Thursday, June 25, 2009

The Times on 'Latter-Day Rude Boy Fashion': Swing and a Miss

I know my audience so I'm pretty sure you guys will get a kick (in a bad way) out of this photoshoot the New York Times magazine did recently, and not just because the outfits clock in between $400-$1000 or because the last photo in the series has puffy lady sleeves. I can't even imagine who suddenly decided this would be a good idea.

Tuesday, June 09, 2009

The Other Patrick Wolf Vid is better than the weird one

Patrick Wolf "Hard Times" Video from biz3 publicity on Vimeo.

But it's still weird. Patrick Wolf makes use of glow in the dark facepaint in a day-glo Pierrot musical number with kaleidoscopic effects. Half the time you want to reach out and knock some sense into Wolf-- still can't get over that direct self-absorbed vibe that leaks out of him- but the Boschian spectator nuns and assortment reinterpreted in a techno-club setting adds an interesting, innovative touch that is missing in the Vulture vid. This video is more representative of the actual genius of Patrick Wolf's work balancing with his ego to create good music, this time indicated by his use of a backing chorus to enhance the track, the idea that working with others makes for a better product. Perhaps the chorus' (representative) physical presence in the video makes gratuitous images of Wolf's face more palatable.

Saturday, June 06, 2009

1944: D-Day marks start of Europe invasion

D-Day announced by the BBC. Click to listen.

President Franklin D Roosevelt told a news conference the invasion did not mean the war was over.

He said: "You don't just walk to Berlin, and the sooner this country realises that the better."

Wednesday, June 03, 2009

Stormtroopers! STORMTROOPERS!

"Stupid Garbage Compactor. . ." Property of JD Hancock

JD Hancock, whose Flickr stream you can check out here, has put together an awesome and fun set of stormtrooper action figure shots-- a sort of behind the scenes/day in the life of the average Imperial ground troops complete with really, really wonderfully bad puns. It's a welcome addition, especially since the stormtrooper gets no respect, ever since Lucas decided they were all clones. (Anybody keeping up with the EU stuff? Are classic trilogy troopers clones?) Anyway, Hancock's photos are a passel of delightful miniature fun, and if you like what's up there, checking out the other pictures is time well spent. Also check out this creative reproduction of Jabba's palace (or whatever seedy place Boba Fett stopped at en route to Tattoine with a Bith band.)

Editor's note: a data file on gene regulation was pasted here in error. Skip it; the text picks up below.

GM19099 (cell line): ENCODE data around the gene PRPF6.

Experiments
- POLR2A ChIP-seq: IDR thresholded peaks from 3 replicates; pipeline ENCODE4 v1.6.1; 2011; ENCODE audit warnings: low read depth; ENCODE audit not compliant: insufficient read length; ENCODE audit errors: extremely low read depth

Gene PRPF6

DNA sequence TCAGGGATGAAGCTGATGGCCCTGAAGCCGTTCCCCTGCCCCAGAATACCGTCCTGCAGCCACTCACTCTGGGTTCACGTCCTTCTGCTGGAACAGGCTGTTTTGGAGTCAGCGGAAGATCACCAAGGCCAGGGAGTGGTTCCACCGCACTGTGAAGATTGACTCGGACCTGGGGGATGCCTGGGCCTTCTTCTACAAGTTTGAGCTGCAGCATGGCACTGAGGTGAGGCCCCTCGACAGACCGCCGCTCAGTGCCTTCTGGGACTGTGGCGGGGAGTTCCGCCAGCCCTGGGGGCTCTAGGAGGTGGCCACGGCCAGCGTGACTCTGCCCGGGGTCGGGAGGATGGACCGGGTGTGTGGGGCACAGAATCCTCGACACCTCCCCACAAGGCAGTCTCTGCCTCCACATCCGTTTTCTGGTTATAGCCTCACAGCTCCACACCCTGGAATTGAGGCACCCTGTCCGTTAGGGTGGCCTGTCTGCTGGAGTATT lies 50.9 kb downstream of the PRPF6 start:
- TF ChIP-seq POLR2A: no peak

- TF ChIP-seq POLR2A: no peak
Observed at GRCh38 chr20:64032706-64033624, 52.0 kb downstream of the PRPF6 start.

Monday, June 01, 2009

Don't Watch the Patrick Wolf music video if you want to like the song.

I've known at the back of my mind that Patrick Wolf was putting out a new album soon, and I finally headed over to Youtube to watch the video for the album's first single, "Vulture," which was released in April.

Patrick Wolf describes the video as "an intimate portrayal."

I am going to direct the video for the new single "Vulture" by myself.. I may be mad... but I just want to deliver the most intimate portrayal to you of the dark self destructive place in my heart and groin that the song was written from..... Let's just say it just may have to go on x-tube rather then youtube for its debut! [via Wikipedia]

The caveat always added to my fondness for his music is that I am quite undecided on him. The video spells it out neatly; he features himself, in dramatic black and white, in three leather-heavy costumes. The "dark, self-destructive place" in Wolf's heart looks like bondage, elves, and looking like Morrissey. Watching the video, though, makes me uncomfortable not because of the explicitness but because it comes across as explicit for narcissism's sake, an "intimate portrait" made so that he could watch it over and over again and marvel at himself. Wolf is a good looking guy, but we don't want him to know it. It's like watching Morrissey without the explicit understanding that after decades, there is going to be an element of camp. To Morrissey, you can say, "Oh, Moz. What a douche." To Wolf though, the message is "Yo son, calm down." A product of the millennial generation satuaration with constant affirmation, perhaps, taken to new heights in the life of a prodigy? Whatever it is, he thinks it's all art when in fact the video comes across as posturing.

But the song is good!


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